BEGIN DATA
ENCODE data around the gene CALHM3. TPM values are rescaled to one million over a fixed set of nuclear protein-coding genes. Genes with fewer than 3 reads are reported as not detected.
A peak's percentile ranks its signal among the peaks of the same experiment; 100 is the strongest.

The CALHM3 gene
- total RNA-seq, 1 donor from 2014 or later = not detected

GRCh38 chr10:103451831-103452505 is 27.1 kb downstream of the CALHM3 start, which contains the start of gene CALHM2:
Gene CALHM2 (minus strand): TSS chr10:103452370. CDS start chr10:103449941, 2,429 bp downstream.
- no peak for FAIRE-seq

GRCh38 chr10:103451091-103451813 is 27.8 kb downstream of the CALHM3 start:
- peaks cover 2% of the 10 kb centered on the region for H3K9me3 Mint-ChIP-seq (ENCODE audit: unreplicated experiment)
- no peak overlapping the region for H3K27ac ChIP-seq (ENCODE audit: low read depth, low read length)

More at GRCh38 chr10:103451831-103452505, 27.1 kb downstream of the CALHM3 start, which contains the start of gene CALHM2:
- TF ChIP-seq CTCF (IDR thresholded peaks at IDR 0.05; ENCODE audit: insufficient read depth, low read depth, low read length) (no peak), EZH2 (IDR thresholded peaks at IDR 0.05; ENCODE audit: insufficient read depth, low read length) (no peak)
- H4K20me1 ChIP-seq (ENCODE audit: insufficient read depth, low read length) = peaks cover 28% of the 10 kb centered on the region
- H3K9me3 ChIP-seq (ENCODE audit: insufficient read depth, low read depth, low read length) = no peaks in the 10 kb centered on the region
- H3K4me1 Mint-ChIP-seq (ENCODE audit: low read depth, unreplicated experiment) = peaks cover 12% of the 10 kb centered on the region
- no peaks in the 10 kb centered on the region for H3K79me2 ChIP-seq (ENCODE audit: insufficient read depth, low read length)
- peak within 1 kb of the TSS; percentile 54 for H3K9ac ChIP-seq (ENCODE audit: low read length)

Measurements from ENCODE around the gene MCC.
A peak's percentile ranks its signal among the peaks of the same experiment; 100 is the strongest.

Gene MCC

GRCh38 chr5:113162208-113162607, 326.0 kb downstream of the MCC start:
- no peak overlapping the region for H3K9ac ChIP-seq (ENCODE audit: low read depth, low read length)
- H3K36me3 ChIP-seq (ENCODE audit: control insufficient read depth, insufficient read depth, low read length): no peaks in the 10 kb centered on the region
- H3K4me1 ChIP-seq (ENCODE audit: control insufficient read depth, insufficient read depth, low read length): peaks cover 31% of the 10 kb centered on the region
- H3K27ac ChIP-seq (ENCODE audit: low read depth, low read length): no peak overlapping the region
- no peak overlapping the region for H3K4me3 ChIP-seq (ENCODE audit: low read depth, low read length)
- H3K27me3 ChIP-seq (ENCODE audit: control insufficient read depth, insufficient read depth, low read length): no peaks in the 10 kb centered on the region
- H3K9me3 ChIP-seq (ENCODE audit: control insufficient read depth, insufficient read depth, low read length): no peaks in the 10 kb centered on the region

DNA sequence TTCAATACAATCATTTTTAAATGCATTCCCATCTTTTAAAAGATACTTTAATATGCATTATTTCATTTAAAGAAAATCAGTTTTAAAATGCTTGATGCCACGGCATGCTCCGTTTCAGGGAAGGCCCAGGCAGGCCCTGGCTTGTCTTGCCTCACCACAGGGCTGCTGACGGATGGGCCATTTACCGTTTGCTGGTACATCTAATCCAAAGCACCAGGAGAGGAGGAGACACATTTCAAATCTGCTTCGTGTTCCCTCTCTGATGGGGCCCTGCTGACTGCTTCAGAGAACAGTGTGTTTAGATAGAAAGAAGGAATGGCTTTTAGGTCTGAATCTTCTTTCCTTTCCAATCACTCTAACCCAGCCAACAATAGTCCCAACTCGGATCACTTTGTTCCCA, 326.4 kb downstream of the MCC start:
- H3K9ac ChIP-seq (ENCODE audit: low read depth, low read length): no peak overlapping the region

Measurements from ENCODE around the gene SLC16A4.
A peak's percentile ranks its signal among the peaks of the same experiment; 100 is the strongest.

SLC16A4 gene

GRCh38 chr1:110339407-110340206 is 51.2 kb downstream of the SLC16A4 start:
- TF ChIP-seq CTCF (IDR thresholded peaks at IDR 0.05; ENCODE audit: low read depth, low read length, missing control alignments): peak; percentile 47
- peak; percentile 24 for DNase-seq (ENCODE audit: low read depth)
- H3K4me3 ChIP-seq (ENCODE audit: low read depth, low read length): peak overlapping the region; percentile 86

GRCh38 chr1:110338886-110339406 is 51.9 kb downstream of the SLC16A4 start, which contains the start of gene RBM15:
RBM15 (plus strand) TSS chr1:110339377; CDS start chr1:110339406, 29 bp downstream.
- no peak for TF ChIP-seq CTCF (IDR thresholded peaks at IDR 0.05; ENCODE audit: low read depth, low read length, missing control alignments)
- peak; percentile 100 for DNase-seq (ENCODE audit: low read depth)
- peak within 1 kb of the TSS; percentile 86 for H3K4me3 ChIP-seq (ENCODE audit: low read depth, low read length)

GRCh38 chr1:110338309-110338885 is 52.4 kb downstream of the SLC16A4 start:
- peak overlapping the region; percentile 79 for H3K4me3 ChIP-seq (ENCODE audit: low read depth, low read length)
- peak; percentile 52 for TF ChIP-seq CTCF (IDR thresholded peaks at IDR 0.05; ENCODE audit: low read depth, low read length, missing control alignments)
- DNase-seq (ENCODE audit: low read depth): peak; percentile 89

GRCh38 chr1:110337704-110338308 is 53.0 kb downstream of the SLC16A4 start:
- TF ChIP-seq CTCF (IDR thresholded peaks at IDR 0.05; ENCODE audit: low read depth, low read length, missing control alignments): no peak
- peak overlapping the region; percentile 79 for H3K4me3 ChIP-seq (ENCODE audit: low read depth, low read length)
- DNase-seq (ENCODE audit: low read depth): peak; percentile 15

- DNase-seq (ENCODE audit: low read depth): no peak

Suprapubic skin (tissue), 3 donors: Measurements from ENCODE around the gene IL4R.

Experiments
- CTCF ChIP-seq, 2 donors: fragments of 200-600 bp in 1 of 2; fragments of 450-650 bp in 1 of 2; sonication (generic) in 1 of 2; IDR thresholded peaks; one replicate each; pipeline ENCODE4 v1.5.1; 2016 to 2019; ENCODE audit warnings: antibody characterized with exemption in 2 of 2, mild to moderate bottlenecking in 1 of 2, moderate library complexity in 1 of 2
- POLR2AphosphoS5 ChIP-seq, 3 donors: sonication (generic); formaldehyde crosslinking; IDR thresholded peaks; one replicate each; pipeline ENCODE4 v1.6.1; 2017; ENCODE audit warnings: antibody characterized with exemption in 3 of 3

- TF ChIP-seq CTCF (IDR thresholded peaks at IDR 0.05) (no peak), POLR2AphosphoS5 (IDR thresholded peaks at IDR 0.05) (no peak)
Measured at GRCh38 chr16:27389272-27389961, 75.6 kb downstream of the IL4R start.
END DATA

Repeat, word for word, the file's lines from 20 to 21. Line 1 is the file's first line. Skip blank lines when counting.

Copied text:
Gene MCC

GRCh38 chr5:113162208-113162607, 326.0 kb downstream of the MCC start: